Throughout the years, I've returned to a version of Sarah's Discovery Journal as a way to listen more closely to my inner voice, the one that so often gets drowned out by the busyness and routines of the everyday. As I prepare to leave Montenegro, I decided to search the scores of photos I've taken over the past six weeks, looking for any patterns that might appear, any insights that might be waiting for me.
I quickly found two, repeated over and over again. I share one of them here and save the second one for my next post. Neither pattern surprised me, but the abundance of both in Montenegro shouted loud and clear. . . . "Pay attention!"
Shuttered, unshuttered, no shutters.
I stop, stare, snap a photo, and at each one. . . I imagine.
I imagine the story that lies behind it – the last person who stood looking out. What was she thinking that day; what possibilities stretched to the horizon; what uncertainties might have held her back?
Who latched the window and abandoned the house to creeping ivy and peeling paint?
Windows . . . remind me to wonder.
*All photos taken in Montenegro by Twylla Alexander
Pomegranates! I never even saw a pomegranate until I was fifty-something, browsing in an open-air market in Cairo. I picked one up, sniffed, and rolled it between my palms until the shopkeeper, who had no doubt seen this clueless behavior before said, "Can I help you, madam?"
"What is this?" I asked.
After a few quick squeezes to soften the skin, he pressed his fingers firmly into the leathery fruit and pulled it apart. Red popped out in all directions. Brilliant, shiny red - of poppies and rubies, cardinals and lipstick.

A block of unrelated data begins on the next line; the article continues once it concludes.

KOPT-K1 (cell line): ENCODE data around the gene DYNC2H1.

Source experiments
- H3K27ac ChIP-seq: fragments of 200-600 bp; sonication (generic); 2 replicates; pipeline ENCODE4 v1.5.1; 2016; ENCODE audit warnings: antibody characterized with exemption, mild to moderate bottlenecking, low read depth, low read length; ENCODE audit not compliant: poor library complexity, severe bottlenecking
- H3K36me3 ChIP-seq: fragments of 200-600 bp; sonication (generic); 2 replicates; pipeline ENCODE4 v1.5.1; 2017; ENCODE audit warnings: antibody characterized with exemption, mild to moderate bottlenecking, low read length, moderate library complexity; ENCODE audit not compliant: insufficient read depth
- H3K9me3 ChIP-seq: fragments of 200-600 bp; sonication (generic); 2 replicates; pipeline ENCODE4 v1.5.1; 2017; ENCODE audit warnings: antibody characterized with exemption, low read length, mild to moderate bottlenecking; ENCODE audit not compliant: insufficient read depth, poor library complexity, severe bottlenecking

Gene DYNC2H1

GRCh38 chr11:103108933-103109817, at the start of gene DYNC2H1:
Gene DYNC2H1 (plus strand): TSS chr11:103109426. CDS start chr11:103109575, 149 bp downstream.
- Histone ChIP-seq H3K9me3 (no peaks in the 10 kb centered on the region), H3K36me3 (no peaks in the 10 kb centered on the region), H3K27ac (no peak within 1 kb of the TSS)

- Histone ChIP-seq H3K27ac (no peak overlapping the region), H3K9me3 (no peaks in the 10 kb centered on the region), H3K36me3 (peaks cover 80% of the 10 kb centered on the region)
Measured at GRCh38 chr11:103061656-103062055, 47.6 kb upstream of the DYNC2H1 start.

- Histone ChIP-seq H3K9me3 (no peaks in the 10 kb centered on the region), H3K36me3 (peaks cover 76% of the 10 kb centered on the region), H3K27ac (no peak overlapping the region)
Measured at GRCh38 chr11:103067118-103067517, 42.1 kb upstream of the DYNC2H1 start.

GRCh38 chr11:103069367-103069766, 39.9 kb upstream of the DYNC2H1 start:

"Try," he said.
"What? The seeds?"
I could tell his patience was wearing thin; so I picked one, one lonely seed from a mound of hundreds.
That's all it took. The mostly sweet, slightly sour juice burst into my mouth as I crunched the kernel.
I bought that one, three more and came back each week for a fresh supply.
So you can imagine my excitement when I arrived in Montenegro to find pomegranate trees in almost every yard, scattered through open fields and along remote hiking trails. A neighbor kindly shared a handful of her tree's abundance, and I've spent the last hour removing seeds.
Pomegranates make me work for their goodness.
But the reward is worth the wait . . . that is, if I can successfully wait. The temptation is great to pop a few along the way. Just one seed here, a handful there.
Excuse me – sorry to eat in front of you. Come to Montenegro, and I'll share.
There's only one way to find out. I google World-Wide Labyrinth Locator and hold my breath. I optimistically tell myself that the chances are good. After all, as of October 10, the number of labyrinths listed on the Locator was 5455 in 85 different countries.